The give-and-take continues under the cultus of the saints. Mr Peters notes- rightly- a tendency in developing world Christianity and Islam to emphasize 'temporal' things, such as healings, aid in prosperity, and such. The desire for concrete, here-and-now manifestations of spiritual realities is certainly very strong in 'non-Western' societies-and, actually, Western ones, as it is silly for various reasons to call Latino Christians 'non-Western.' But that is another topic. Anyway, these temporal blessings are a strong drive in much of the world- in my limited travels and interaction with non-Western Christians it has been quite noticeable. And yes, usually when I am around Christians who talk quite candidly about healings and such, I begin to feel a little nervous. Yet arguably it is I who am out of touch with the broader Christian experience. For again we find, actually from the very beginning, a bold and central affirmation of miracles.
And this affirmation again undergoes a give-and-take interaction with local cultures, in both Christianity and Islam, under the cultus of the saints. Now, the supposed collapsing of local gods and spirits into saints is overblown and usually inaccurate (Peter Brown's The Cult of the Saints
is an excellent examination of this topic), but it is not inaccurate to say that the cultus meets local needs and ideas. Indeed, one may recall Pope Gregory's instruction to handle pagan culture lightly- not to engage in syncrynism, but to seek to mold the give-and-take, inherent in such interactions, so as to at once remain orthodox yet meet local needs within a local context. One of these was and is the need for physical things. Healings and other miracles are strongly associated with the saints, and their shrines become centres of healing, which further reinforce their status as locii of local identity and catholic integration. I might also note that just because people believe in miracles and such strongly it does not necessarily follow that they are uninterested in the more transendental aspects. People are quite capable of maintaing both. But that is really a whole different topic.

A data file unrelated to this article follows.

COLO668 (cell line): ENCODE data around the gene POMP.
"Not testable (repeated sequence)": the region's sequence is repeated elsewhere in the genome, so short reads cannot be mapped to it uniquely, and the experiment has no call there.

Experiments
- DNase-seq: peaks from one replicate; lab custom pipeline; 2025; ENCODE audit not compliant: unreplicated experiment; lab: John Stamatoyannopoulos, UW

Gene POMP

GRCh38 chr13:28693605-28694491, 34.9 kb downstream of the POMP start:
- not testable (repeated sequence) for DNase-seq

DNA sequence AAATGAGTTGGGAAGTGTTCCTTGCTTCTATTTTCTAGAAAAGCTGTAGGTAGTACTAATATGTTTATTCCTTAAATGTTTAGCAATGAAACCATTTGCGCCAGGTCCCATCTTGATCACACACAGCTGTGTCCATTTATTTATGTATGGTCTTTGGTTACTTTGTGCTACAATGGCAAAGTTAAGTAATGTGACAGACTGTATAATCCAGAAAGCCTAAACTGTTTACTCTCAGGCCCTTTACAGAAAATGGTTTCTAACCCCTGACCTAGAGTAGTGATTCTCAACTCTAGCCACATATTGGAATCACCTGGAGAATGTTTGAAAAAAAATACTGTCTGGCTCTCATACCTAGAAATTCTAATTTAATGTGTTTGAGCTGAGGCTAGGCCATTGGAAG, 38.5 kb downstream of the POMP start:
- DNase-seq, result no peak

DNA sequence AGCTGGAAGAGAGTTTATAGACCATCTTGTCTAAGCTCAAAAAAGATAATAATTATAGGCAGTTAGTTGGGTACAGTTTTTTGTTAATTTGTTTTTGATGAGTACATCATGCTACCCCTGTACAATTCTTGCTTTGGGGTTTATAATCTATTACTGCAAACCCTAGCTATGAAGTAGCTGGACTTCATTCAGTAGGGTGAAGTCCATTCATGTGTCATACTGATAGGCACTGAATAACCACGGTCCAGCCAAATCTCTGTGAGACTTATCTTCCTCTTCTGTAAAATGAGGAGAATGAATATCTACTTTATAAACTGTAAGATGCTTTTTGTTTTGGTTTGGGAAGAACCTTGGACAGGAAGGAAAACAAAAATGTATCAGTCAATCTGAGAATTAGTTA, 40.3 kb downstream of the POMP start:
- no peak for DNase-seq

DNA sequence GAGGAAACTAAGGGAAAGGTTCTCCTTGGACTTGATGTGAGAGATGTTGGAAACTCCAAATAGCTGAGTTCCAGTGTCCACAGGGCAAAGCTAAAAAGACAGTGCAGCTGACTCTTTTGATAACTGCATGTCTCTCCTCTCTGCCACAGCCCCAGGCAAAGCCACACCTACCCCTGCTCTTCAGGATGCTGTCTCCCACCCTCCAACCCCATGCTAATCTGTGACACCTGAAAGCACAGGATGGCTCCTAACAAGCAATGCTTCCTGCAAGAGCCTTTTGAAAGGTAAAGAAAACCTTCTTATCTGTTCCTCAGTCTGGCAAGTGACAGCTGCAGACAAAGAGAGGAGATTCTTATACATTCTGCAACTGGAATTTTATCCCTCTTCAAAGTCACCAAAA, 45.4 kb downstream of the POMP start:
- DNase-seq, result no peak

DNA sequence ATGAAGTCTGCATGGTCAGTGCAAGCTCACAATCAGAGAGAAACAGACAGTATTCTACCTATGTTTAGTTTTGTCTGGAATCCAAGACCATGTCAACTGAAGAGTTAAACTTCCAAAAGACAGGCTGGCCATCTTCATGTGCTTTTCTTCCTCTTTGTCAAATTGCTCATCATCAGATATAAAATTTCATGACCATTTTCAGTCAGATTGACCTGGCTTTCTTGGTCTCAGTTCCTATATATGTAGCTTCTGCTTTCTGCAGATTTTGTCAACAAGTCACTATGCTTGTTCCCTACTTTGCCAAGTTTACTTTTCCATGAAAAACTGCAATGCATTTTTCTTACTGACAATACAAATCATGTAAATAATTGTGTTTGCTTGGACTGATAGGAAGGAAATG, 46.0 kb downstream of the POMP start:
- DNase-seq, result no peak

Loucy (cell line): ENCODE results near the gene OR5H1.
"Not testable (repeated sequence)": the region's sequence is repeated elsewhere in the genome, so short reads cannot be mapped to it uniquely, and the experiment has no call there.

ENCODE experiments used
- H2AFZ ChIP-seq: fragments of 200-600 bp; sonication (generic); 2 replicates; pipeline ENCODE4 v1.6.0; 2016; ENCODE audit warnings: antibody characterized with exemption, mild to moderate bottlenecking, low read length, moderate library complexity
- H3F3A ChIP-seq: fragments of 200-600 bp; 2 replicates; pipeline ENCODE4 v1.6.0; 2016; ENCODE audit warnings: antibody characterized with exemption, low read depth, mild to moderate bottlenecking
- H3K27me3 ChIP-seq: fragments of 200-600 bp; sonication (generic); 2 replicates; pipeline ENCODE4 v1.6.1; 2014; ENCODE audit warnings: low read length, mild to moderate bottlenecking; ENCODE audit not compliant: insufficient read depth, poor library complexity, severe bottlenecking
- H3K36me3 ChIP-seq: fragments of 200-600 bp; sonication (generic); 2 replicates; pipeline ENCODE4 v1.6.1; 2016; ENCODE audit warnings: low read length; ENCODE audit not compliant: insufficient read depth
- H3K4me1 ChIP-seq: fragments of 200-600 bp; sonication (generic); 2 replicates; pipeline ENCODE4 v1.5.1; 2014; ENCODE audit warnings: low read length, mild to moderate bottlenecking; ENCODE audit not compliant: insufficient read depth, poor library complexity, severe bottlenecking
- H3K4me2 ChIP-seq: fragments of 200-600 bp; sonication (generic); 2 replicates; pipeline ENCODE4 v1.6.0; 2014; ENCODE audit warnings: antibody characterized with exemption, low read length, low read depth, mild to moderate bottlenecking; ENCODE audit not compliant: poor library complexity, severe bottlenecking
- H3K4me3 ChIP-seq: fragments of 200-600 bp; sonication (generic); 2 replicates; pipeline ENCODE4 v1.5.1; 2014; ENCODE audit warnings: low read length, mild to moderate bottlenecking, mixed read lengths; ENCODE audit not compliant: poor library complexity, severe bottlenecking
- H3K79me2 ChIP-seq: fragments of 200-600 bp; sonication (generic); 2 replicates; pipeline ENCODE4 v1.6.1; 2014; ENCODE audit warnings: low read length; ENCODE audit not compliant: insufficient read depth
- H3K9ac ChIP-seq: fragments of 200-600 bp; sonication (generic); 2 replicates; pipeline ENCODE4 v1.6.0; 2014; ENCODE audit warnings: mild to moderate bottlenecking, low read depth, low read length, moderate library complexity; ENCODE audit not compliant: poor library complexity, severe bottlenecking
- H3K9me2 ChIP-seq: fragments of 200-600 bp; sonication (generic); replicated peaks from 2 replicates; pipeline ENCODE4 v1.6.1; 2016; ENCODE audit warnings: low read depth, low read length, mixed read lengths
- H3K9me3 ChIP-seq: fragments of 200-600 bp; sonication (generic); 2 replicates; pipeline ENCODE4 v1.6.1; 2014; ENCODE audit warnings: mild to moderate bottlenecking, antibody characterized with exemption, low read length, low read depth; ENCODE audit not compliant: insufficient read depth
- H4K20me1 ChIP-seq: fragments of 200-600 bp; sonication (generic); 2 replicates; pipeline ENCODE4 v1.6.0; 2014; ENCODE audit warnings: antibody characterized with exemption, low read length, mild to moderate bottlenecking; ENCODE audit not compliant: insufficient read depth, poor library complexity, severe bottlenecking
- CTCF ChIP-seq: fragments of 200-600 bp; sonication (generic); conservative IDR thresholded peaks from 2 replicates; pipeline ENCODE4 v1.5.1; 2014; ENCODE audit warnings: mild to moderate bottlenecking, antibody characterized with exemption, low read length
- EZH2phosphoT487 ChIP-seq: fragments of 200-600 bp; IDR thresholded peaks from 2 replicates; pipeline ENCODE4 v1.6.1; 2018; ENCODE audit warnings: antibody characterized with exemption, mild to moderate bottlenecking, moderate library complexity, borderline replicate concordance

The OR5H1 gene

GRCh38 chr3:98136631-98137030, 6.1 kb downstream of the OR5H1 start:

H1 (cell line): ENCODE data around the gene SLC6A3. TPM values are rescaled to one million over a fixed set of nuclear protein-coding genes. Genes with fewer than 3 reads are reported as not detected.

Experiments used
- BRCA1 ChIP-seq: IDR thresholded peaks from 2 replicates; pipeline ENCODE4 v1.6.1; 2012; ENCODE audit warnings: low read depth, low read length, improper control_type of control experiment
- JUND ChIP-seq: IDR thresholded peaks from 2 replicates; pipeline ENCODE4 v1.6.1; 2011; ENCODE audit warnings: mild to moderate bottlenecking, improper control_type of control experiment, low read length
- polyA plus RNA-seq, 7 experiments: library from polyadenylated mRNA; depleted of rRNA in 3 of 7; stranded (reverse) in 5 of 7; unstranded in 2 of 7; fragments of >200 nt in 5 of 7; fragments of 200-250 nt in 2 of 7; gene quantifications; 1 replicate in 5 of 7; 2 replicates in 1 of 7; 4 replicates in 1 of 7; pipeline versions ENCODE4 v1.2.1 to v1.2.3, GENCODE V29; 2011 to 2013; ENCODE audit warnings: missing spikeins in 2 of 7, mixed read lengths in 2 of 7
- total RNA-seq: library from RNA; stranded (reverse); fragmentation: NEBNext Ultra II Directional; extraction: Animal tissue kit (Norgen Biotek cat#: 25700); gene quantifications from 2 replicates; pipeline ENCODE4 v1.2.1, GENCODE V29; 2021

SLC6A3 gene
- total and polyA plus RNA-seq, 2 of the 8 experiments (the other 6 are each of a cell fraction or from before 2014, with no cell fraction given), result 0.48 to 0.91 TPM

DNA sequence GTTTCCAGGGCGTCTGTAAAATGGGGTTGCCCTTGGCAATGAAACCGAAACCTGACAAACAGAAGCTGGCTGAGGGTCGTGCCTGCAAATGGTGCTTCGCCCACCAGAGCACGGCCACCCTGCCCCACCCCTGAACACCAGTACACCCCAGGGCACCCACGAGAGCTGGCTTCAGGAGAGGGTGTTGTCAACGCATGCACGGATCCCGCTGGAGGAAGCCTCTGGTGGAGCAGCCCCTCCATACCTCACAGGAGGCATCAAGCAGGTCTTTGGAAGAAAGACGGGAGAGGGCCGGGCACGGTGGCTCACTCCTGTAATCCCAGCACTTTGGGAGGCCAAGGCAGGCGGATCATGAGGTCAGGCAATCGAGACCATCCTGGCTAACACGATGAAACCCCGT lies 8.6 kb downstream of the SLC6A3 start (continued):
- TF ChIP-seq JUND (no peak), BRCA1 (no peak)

All of that is to emphasize that to characterize the interaction of 'global' orthodoxy and the local is artificial if it over-collapses the interaction into a simple dichotomy. Mr Peters actually does not do this, though there are plenty who do- and certainly, some approaches to the give-and-take become little more than power struggles and a great deal of 'taking,' usually by one side. Yet even in those- such as the great European colonial projects- there is still a lot of local semi-autonomy and even voluntary integration.
What does this mean for current globalization? Mr Peters suggests that if projects such as democratic governance are going to function in many places, we must be aware of local needs and identity: this is very true. And I would suggest that the ancient process of give-and-take, resistance and integration, will continue. I doubt that this will always, or even often, lead to a massive rectification of local identity against the outside world, against the 'other.' It will certainly happen sometimes, but it is not guaranteed in any situation- and differnt localities have different approaches and traditions regarding their interaction with the other.
But then, history and the interpretation of it is never simple. Which is what makes it often tragic, often surprising (even in a good way), and always fascinating.